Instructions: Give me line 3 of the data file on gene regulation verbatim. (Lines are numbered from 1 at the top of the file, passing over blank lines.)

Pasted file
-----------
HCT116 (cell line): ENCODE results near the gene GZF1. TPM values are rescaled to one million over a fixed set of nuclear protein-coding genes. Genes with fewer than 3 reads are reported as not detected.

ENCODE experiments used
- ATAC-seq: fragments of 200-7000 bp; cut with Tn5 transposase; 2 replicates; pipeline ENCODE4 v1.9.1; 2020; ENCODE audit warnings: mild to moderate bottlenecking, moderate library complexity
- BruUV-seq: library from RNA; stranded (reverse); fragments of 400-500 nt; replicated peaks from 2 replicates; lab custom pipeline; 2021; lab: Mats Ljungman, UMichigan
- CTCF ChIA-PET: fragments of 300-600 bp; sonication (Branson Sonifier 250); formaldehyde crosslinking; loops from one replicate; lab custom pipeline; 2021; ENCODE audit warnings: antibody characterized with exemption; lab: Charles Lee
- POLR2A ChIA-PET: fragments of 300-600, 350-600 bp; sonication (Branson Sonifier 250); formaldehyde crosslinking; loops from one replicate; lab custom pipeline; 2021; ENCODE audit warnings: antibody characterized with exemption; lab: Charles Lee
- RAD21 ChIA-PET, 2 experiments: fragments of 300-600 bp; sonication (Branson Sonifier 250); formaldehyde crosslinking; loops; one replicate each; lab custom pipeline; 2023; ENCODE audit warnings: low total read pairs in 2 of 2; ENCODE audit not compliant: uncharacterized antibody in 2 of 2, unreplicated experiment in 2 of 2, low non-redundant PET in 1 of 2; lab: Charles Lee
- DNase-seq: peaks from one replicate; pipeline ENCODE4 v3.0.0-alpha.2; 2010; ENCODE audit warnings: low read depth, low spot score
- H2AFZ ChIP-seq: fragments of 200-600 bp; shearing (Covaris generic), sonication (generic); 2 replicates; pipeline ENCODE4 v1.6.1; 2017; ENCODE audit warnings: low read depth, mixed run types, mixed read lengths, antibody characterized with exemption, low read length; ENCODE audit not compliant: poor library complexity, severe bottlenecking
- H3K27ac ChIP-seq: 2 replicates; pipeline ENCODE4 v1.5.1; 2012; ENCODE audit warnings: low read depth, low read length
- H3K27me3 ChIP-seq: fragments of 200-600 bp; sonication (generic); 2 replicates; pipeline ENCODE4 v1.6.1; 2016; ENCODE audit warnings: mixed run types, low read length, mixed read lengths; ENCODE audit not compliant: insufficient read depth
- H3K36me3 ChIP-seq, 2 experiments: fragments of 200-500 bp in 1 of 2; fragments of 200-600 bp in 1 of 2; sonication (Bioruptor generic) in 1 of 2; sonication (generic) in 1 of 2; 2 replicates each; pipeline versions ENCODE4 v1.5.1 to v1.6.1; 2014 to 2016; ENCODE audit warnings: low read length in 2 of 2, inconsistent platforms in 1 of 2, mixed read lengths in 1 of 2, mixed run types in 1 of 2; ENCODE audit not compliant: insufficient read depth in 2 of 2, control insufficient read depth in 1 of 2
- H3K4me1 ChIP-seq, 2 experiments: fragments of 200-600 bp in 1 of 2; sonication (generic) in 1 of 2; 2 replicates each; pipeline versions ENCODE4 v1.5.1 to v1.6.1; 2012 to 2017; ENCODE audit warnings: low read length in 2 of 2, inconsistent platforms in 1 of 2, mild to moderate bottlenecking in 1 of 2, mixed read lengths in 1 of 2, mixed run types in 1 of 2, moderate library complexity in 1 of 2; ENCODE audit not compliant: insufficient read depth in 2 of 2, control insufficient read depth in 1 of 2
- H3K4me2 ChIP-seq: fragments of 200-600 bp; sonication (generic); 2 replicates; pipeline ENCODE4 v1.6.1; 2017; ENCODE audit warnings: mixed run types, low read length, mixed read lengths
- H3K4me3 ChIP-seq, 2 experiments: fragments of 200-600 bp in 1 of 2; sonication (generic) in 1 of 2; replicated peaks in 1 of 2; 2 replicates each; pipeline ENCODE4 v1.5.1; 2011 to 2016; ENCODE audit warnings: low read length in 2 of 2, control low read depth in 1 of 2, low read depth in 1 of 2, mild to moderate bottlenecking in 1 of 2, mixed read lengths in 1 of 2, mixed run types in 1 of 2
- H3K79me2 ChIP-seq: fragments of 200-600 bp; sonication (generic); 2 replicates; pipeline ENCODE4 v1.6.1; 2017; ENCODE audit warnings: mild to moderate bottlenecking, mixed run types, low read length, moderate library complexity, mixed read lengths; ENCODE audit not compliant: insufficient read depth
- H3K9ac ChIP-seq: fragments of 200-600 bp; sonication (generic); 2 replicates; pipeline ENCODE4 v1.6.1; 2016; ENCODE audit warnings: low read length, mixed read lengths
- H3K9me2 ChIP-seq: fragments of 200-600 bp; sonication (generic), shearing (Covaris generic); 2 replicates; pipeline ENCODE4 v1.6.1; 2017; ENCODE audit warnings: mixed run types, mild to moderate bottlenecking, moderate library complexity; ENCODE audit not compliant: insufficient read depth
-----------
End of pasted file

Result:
- ATAC-seq: fragments of 200-7000 bp; cut with Tn5 transposase; 2 replicates; pipeline ENCODE4 v1.9.1; 2020; ENCODE audit warnings: mild to moderate bottlenecking, moderate library complexity